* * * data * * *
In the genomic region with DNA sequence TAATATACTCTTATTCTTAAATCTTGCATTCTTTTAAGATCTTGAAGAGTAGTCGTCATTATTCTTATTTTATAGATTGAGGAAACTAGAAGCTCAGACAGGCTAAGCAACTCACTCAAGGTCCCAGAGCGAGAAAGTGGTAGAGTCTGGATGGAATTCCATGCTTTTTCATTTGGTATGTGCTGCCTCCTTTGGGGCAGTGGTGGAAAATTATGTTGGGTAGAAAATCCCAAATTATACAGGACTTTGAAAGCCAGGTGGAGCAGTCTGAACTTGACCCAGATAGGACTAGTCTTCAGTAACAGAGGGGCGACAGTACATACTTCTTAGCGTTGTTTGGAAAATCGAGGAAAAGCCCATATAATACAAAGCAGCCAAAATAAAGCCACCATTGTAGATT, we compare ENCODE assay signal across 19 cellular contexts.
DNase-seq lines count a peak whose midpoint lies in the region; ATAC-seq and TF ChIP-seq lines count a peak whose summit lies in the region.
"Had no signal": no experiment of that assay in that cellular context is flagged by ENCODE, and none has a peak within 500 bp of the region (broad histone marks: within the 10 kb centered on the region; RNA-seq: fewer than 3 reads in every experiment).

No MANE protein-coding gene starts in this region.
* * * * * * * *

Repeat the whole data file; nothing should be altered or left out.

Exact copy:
In the genomic region with DNA sequence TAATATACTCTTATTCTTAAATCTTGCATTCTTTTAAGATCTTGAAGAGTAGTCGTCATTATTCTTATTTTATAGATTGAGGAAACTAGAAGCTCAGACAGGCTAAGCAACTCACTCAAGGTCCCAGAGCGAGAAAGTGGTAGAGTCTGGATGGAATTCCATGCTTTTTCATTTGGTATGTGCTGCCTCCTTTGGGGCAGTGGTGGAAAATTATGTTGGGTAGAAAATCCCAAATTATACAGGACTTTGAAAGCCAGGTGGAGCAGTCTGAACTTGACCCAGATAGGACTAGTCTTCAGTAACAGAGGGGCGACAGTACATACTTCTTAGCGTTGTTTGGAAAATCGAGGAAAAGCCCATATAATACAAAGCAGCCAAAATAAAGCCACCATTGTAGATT, we compare ENCODE assay signal across 19 cellular contexts.
DNase-seq lines count a peak whose midpoint lies in the region; ATAC-seq and TF ChIP-seq lines count a peak whose summit lies in the region.
"Had no signal": no experiment of that assay in that cellular context is flagged by ENCODE, and none has a peak within 500 bp of the region (broad histone marks: within the 10 kb centered on the region; RNA-seq: fewer than 3 reads in every experiment).

No MANE protein-coding gene starts in this region.